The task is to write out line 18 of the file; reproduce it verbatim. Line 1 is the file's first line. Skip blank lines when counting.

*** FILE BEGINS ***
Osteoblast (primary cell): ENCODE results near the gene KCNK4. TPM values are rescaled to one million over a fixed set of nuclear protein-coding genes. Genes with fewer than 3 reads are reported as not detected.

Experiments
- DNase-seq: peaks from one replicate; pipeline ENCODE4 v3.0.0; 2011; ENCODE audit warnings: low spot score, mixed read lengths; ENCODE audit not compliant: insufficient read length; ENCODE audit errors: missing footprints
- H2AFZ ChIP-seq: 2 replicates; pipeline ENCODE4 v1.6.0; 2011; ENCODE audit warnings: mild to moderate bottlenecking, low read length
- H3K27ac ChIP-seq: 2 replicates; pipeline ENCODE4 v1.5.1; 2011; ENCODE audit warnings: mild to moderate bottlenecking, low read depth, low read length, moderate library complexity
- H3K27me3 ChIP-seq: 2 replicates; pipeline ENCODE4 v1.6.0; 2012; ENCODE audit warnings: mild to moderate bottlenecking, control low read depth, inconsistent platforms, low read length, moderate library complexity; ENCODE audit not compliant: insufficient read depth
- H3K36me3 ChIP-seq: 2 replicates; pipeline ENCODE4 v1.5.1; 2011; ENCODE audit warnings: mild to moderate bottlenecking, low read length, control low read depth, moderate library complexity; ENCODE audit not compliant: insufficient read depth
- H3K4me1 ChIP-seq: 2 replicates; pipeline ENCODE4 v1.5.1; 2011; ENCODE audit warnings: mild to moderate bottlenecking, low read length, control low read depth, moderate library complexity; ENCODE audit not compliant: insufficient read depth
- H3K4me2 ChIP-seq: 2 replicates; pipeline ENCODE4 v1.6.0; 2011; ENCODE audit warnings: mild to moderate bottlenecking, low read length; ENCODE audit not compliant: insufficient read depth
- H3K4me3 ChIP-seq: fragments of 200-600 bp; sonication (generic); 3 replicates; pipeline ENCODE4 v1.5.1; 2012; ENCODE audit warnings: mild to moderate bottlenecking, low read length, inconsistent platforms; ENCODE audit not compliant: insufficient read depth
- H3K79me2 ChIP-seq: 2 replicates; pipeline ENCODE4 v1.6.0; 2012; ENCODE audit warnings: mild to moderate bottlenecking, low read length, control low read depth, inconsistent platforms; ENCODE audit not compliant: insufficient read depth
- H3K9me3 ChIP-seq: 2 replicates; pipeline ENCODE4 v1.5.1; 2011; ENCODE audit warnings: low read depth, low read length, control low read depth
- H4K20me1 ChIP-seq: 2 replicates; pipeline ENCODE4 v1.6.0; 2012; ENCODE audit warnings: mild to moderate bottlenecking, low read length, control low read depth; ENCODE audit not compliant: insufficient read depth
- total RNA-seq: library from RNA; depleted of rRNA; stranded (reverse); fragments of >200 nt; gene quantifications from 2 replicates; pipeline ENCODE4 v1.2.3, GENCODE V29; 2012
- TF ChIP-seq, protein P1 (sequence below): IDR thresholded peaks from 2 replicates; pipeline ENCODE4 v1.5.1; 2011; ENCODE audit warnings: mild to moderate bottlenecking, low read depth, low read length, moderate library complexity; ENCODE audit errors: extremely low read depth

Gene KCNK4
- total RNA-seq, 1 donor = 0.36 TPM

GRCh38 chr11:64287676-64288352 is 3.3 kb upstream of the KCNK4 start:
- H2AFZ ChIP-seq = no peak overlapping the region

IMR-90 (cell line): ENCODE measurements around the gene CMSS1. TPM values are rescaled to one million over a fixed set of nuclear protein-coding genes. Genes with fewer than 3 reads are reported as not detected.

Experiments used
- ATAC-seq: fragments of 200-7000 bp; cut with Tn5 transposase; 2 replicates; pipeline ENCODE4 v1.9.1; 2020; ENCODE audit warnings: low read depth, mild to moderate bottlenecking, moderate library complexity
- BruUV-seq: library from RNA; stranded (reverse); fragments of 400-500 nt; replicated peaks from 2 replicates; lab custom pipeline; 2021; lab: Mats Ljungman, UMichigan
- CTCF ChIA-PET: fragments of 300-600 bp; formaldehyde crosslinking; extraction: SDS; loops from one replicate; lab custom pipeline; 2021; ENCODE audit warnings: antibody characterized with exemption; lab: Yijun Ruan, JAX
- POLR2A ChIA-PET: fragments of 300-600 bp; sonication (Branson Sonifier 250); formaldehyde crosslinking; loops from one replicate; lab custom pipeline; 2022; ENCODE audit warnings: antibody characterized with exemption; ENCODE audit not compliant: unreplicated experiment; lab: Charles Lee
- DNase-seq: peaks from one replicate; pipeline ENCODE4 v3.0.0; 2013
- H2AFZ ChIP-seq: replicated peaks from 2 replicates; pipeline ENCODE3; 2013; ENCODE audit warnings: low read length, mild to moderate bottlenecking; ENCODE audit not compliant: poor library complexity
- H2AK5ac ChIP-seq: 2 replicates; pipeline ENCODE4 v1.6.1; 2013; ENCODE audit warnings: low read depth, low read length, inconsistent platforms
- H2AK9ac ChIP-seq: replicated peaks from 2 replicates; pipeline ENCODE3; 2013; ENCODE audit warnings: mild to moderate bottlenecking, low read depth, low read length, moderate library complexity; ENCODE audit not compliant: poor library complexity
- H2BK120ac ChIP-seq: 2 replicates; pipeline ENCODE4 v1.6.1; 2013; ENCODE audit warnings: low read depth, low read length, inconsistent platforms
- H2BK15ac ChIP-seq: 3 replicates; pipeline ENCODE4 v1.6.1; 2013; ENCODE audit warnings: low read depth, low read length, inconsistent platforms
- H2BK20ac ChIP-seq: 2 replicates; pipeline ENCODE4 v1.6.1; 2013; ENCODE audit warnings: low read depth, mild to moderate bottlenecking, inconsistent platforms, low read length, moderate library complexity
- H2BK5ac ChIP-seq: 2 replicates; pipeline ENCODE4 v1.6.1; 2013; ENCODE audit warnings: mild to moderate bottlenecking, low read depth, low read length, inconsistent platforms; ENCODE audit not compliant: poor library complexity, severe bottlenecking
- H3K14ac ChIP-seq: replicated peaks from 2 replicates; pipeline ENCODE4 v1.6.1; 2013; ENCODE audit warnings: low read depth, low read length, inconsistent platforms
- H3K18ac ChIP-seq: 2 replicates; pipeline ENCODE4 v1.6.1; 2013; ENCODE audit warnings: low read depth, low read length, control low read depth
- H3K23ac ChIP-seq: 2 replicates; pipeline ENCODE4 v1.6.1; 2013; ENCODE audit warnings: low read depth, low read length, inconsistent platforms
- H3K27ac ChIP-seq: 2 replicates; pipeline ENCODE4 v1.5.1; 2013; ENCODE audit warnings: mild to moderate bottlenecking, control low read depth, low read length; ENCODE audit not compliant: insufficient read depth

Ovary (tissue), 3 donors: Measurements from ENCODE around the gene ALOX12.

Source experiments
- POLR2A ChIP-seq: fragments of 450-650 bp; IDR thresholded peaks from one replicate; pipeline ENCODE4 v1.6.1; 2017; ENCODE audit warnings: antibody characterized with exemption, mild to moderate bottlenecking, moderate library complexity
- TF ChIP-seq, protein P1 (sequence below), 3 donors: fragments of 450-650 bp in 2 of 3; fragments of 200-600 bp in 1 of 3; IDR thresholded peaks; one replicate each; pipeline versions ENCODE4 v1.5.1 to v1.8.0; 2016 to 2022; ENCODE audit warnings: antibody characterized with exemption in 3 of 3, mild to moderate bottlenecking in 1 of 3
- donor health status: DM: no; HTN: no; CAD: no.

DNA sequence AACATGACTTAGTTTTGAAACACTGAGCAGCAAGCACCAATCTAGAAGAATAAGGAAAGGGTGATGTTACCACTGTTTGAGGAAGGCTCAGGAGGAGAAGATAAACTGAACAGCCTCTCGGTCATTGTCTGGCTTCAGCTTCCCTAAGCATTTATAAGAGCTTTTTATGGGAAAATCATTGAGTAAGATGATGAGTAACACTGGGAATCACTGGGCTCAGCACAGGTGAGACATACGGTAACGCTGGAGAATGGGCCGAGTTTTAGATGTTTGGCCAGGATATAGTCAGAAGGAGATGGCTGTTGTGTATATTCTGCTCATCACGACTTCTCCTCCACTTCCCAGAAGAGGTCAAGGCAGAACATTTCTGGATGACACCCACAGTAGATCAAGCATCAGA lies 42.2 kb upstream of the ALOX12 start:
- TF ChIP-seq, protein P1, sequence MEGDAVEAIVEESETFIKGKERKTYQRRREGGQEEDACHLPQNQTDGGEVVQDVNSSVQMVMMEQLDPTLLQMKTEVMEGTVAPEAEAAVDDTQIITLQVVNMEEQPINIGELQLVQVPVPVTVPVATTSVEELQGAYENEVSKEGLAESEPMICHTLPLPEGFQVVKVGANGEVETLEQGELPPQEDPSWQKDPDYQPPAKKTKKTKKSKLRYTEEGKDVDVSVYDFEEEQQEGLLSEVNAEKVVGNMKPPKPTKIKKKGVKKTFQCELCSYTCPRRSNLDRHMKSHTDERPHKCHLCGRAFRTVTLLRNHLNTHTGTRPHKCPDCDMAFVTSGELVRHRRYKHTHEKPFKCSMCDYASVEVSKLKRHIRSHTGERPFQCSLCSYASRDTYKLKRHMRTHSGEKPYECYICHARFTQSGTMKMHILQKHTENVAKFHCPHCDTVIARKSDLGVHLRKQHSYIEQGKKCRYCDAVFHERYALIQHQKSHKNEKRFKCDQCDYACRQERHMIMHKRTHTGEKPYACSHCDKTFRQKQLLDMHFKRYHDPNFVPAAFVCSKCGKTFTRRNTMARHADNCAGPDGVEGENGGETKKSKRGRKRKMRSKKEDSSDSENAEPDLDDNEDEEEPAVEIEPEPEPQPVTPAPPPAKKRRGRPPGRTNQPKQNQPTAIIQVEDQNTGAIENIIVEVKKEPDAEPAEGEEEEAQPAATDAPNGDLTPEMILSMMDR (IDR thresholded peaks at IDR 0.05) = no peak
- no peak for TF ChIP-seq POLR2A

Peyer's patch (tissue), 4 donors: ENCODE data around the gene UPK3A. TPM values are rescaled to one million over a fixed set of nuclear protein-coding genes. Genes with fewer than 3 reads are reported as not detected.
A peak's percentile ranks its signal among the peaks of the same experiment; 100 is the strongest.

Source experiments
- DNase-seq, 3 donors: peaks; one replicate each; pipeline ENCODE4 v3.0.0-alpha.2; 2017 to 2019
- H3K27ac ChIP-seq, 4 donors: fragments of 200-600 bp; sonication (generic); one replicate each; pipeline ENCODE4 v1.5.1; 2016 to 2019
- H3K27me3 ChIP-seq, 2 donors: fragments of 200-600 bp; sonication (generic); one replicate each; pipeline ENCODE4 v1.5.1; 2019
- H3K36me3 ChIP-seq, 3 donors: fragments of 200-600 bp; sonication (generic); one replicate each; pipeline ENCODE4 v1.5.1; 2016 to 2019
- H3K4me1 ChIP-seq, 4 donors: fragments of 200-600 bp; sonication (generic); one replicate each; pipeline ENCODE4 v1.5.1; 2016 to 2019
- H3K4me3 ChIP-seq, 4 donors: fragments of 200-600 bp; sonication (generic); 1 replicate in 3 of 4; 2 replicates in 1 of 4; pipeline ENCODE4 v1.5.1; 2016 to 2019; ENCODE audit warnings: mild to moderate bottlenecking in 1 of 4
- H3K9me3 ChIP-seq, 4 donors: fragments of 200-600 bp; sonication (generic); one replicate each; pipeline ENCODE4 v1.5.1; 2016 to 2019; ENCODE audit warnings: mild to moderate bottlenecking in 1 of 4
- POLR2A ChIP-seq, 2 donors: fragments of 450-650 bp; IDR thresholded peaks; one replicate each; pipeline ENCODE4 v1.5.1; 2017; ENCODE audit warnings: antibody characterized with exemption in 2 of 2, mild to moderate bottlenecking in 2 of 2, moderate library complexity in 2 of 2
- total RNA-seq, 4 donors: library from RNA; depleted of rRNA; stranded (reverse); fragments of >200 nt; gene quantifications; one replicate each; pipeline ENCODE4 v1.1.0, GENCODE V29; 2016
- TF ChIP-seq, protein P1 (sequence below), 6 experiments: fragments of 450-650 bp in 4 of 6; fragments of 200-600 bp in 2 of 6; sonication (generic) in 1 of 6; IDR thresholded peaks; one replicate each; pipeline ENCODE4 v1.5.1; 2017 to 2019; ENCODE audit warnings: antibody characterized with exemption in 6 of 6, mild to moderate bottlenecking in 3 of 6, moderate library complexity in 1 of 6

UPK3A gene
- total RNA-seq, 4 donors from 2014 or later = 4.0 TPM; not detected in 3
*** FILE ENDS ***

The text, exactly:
GRCh38 chr11:64287676-64288352 is 3.3 kb upstream of the KCNK4 start: